Emma Woodhouse had Miss Taylor, Anne Elliot went to school in Bath, Catherine Morland learned from her parents and, for a short, unhappy period, a music-master. Since I can’t summon an authentic Georgian era governess to my home, how can I learn to be an Accomplished Lady without a teacher?
Luckily, many “masters” wrote books based on their teaching experiences. No doubt such volumes served to further careers by making them better known as experts in their fields. Many of these books promise that they can teach a beginner “without the aid of a master” – the book is meant to take the place of face-to-face instruction.
In addition to these individual guides, I’ve been looking at more comprehensive guides to education aimed at striving young people. The Young Man’s Best Companion or Self Instructor of 1811 promises to teach the reader “reading, writing, and arithmetic in an easier way than any yet published, with instructions to qualify any person for Business without the help of a Master.” An Accomplished Young Lady won’t need to know about undertaking work as a carpenter, bricklayer, or plumber, but some of the basic instruction contained within will be invaluable. What about instruction in specifically female accomplishments? I’ll start looking at books on Female Education tomorrow.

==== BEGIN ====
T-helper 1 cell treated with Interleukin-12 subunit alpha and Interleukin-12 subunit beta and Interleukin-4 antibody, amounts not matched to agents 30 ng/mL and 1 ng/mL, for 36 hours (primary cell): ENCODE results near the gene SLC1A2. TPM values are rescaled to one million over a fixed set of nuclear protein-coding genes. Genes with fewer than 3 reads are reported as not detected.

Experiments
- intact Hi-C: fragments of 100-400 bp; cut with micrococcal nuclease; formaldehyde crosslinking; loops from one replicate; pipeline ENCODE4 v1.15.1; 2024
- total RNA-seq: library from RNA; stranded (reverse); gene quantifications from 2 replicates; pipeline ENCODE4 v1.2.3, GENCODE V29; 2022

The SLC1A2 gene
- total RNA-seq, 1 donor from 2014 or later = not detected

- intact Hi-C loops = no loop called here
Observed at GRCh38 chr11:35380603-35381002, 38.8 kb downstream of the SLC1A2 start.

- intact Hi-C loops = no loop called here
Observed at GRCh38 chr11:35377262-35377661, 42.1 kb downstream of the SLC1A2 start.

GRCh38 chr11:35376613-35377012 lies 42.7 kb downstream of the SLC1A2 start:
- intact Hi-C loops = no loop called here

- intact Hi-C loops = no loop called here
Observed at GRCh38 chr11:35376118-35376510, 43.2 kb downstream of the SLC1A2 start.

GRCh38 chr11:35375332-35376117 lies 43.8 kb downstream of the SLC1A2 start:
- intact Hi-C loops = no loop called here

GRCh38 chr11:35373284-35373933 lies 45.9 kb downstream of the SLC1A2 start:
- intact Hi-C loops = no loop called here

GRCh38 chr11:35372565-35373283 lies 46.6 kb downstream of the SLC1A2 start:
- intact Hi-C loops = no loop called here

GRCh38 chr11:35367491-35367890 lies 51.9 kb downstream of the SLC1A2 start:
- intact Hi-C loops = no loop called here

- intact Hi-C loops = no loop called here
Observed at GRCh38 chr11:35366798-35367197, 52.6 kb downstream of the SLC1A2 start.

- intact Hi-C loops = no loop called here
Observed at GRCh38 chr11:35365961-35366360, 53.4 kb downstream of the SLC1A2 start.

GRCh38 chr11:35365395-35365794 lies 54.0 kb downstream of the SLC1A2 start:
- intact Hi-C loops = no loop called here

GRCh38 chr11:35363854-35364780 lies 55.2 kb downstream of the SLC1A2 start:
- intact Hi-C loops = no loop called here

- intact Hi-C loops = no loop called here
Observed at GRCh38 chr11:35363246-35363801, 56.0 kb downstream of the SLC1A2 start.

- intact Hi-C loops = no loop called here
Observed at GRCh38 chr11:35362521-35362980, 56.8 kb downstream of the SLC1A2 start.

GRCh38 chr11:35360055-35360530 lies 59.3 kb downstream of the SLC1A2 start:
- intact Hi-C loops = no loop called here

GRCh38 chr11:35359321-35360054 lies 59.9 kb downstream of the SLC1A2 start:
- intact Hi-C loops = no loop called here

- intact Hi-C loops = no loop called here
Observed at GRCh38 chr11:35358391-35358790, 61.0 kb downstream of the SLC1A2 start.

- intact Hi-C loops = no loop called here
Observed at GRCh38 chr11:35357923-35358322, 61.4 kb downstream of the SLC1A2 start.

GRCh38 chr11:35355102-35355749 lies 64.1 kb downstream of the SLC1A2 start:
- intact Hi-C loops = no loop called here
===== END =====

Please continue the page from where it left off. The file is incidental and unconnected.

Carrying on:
Interested in these texts? See the “Sources” tab for a growing list of the books I’m using for this project.